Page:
On Being Together

Yesterday at Hobart Baptist we had our sceond Combined Service. It’s a time when the three different congregations making up Hobart Baptist Church came together to worship at one service and celebrate our diversity. The children did not leave for their programs in the middle of the service, but remained with us for the entire time; and later we continued our worship by sharing a meal together.

Casserole

We shared a delicious lunch together yesterday

Why would we do something like this? Why expend all this effort to change our normal pattern?

In Galatians 3:28 Paul says we are “all one in Christ,” “there is neither Jew nor Gentile, neither slave nor free, nor is there male and female.” He reminds us that God does not see his people as the world sees them. God does not operate in categories of ethnicity, status or gender, but is in relationship with each person in the same way. When we gather together in our diversity we are reflecting something of the way God regards each one of us. Making room for each other and treating each other in the reality of that “oneness” becomes of itself an act of worship.

Throughout the Bible, from the Old Testament prophets to the New Testament letters, there is a theme of the promise of God of a New Creation – a world where everything is set right. In it, God’s Spirit fills everyone regardless of ethnicity, age, gender, or class. It is a place where that same Spirit gifts everyone for the common good of all. It is a place where broken lives and relationships are healed.

That’s why Jesus commanded us to be in unity. John records him saying (13:34-35), “A new commandment I give to you. Love one another. As I have loved you, so you must love one another. By this will all know that you are my disciples, if you love one another.” Being in unity despite our differences is a command of Jesus.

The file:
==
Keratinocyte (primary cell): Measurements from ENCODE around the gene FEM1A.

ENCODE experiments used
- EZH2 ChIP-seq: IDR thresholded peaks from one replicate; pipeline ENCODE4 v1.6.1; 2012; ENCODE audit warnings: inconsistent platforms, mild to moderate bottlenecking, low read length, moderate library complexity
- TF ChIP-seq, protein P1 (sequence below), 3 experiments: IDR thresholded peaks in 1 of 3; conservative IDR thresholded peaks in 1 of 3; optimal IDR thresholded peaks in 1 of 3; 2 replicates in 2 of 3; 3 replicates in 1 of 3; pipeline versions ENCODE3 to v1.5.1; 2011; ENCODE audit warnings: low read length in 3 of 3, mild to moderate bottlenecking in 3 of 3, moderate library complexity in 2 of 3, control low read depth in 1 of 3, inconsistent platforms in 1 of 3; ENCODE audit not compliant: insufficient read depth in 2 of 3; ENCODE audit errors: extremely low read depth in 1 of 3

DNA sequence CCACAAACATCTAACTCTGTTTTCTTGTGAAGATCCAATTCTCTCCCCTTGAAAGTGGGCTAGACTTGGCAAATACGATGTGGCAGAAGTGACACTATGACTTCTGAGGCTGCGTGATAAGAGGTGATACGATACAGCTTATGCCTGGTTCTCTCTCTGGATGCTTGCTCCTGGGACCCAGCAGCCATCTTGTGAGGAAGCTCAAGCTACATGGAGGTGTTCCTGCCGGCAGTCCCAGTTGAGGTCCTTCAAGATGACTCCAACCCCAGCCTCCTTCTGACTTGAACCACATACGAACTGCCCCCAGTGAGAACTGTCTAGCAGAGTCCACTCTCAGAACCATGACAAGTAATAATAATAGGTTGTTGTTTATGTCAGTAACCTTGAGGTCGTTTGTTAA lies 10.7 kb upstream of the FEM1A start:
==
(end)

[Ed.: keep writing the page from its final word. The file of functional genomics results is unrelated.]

From this passage, the American theologian Francis Schaeffer concluded that according to Jesus, the world has the right to decide whether we are true Christians based on the love we show to other Christians. So when Jesus said we are to love on another he was talking about something real and observable, something that needs work, yet it is something that is at the heart of what it means to follow him.

That’s why we take being together seriously and why we make the effort to worship God in all our wonderful diversity. It was an enjoyable time together yesterday. For some there may have been things that happened that were not exactly to their taste and therefore a little uncomfortable. I encouraged those people to, as an act of worship, move past the discomfort and choose to celebrate the diversity God has blessed us with.

Perhaps you too find it difficult to embrace all God’s wonderful diversity and choose to stay in an environment where you are safe and comfortable. Let me encourage you too, to look past these things as your act of worship.

Stephen L Baxter

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God is Sovereign Over All – He works in spite of human failings